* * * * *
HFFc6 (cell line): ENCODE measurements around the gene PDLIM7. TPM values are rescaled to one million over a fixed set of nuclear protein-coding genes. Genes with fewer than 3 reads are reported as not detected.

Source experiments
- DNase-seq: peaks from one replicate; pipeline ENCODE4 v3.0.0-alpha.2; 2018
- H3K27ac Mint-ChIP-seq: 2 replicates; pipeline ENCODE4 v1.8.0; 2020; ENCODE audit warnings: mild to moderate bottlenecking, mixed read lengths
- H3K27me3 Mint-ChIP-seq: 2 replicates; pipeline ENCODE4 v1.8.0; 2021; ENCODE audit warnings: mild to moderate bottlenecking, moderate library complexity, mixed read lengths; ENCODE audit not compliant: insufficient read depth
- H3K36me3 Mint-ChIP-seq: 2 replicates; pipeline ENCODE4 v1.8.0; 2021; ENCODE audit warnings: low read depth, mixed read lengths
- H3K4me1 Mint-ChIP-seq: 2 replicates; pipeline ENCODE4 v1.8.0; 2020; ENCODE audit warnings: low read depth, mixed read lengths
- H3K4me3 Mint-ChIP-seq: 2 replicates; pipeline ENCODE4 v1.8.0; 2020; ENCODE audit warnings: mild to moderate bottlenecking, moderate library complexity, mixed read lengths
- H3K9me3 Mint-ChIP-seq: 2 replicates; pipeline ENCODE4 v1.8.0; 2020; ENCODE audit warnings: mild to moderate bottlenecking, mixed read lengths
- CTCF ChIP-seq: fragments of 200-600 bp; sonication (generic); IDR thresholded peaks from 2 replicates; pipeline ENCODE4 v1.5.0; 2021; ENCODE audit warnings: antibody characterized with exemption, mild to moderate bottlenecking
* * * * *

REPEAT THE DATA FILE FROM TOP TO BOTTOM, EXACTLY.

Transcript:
HFFc6 (cell line): ENCODE measurements around the gene PDLIM7. TPM values are rescaled to one million over a fixed set of nuclear protein-coding genes. Genes with fewer than 3 reads are reported as not detected.

Source experiments
- DNase-seq: peaks from one replicate; pipeline ENCODE4 v3.0.0-alpha.2; 2018
- H3K27ac Mint-ChIP-seq: 2 replicates; pipeline ENCODE4 v1.8.0; 2020; ENCODE audit warnings: mild to moderate bottlenecking, mixed read lengths
- H3K27me3 Mint-ChIP-seq: 2 replicates; pipeline ENCODE4 v1.8.0; 2021; ENCODE audit warnings: mild to moderate bottlenecking, moderate library complexity, mixed read lengths; ENCODE audit not compliant: insufficient read depth
- H3K36me3 Mint-ChIP-seq: 2 replicates; pipeline ENCODE4 v1.8.0; 2021; ENCODE audit warnings: low read depth, mixed read lengths
- H3K4me1 Mint-ChIP-seq: 2 replicates; pipeline ENCODE4 v1.8.0; 2020; ENCODE audit warnings: low read depth, mixed read lengths
- H3K4me3 Mint-ChIP-seq: 2 replicates; pipeline ENCODE4 v1.8.0; 2020; ENCODE audit warnings: mild to moderate bottlenecking, moderate library complexity, mixed read lengths
- H3K9me3 Mint-ChIP-seq: 2 replicates; pipeline ENCODE4 v1.8.0; 2020; ENCODE audit warnings: mild to moderate bottlenecking, mixed read lengths
- CTCF ChIP-seq: fragments of 200-600 bp; sonication (generic); IDR thresholded peaks from 2 replicates; pipeline ENCODE4 v1.5.0; 2021; ENCODE audit warnings: antibody characterized with exemption, mild to moderate bottlenecking